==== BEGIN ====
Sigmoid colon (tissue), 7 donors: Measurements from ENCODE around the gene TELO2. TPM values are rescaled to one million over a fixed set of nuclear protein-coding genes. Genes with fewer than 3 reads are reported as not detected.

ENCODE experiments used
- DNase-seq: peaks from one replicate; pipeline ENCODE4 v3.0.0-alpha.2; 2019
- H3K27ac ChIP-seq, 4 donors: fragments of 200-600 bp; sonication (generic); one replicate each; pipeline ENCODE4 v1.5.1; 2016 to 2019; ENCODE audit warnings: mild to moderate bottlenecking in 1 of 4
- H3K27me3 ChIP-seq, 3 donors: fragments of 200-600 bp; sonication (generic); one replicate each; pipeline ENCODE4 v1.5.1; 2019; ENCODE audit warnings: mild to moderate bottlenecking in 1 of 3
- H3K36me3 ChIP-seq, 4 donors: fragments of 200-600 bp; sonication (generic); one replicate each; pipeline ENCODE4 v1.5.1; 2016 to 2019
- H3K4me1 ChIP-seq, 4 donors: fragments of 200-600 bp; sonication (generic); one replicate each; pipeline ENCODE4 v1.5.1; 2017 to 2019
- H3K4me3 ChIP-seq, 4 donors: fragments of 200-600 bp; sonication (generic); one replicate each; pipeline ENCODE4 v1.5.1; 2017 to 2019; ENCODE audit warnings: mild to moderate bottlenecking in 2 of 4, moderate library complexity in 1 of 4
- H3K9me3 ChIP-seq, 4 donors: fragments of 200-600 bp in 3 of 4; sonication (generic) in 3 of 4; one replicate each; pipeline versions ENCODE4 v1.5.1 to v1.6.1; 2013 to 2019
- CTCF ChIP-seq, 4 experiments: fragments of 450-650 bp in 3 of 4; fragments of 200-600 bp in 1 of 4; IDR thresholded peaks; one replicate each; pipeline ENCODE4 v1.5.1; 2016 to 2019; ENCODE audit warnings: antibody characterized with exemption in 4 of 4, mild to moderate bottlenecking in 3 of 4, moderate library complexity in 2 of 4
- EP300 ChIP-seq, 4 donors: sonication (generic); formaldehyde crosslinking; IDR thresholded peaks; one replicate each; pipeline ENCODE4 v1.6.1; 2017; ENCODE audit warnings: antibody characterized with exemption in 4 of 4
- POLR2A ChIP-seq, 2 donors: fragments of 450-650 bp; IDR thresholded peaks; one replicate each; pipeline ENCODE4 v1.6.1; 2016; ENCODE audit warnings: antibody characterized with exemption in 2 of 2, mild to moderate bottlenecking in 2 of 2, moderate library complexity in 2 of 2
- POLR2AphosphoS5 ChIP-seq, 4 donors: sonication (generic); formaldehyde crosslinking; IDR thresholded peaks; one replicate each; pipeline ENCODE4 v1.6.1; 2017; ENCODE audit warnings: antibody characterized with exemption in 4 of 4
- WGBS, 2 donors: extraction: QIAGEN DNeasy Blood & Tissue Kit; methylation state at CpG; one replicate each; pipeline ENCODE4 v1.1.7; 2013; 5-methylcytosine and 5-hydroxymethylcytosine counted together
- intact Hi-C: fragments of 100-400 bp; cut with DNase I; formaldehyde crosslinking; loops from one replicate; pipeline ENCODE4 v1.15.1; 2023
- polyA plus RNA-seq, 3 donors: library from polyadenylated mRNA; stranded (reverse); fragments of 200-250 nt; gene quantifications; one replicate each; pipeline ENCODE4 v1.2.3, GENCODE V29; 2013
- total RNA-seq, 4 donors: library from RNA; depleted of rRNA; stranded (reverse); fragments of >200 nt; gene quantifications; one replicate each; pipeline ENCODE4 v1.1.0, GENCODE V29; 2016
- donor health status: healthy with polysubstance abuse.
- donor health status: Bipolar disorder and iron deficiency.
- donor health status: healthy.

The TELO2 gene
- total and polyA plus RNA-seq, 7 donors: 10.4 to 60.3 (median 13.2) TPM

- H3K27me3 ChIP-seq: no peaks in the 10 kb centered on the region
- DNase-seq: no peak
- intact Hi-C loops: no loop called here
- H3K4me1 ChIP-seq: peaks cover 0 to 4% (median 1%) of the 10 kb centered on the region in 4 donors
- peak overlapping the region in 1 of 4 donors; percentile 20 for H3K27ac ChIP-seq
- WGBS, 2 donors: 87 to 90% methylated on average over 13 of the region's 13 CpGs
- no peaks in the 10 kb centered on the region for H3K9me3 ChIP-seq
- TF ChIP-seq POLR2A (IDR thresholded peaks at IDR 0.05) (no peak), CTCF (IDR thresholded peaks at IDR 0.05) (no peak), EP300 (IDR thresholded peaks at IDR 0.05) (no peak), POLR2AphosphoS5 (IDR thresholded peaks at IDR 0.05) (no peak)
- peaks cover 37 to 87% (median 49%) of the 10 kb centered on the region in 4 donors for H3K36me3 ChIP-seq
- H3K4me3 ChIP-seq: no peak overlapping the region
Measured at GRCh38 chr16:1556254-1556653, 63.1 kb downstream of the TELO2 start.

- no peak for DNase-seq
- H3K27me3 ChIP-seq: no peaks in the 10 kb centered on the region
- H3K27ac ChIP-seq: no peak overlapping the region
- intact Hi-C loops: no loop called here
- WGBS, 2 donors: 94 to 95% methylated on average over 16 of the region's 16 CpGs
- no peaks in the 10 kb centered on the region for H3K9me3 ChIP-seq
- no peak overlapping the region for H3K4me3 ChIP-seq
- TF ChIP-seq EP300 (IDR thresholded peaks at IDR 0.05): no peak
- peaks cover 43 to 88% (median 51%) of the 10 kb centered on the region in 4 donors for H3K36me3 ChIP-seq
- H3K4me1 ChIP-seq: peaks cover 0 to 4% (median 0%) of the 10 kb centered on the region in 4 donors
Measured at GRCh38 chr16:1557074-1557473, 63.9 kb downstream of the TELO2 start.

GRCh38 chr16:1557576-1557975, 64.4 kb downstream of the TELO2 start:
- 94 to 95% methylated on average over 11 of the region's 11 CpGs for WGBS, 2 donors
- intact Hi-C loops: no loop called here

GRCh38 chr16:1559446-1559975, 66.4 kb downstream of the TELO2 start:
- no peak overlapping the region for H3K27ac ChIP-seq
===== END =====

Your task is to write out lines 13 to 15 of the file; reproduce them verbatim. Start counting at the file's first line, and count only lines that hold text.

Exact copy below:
- POLR2AphosphoS5 ChIP-seq, 4 donors: sonication (generic); formaldehyde crosslinking; IDR thresholded peaks; one replicate each; pipeline ENCODE4 v1.6.1; 2017; ENCODE audit warnings: antibody characterized with exemption in 4 of 4
- WGBS, 2 donors: extraction: QIAGEN DNeasy Blood & Tissue Kit; methylation state at CpG; one replicate each; pipeline ENCODE4 v1.1.7; 2013; 5-methylcytosine and 5-hydroxymethylcytosine counted together
- intact Hi-C: fragments of 100-400 bp; cut with DNase I; formaldehyde crosslinking; loops from one replicate; pipeline ENCODE4 v1.15.1; 2023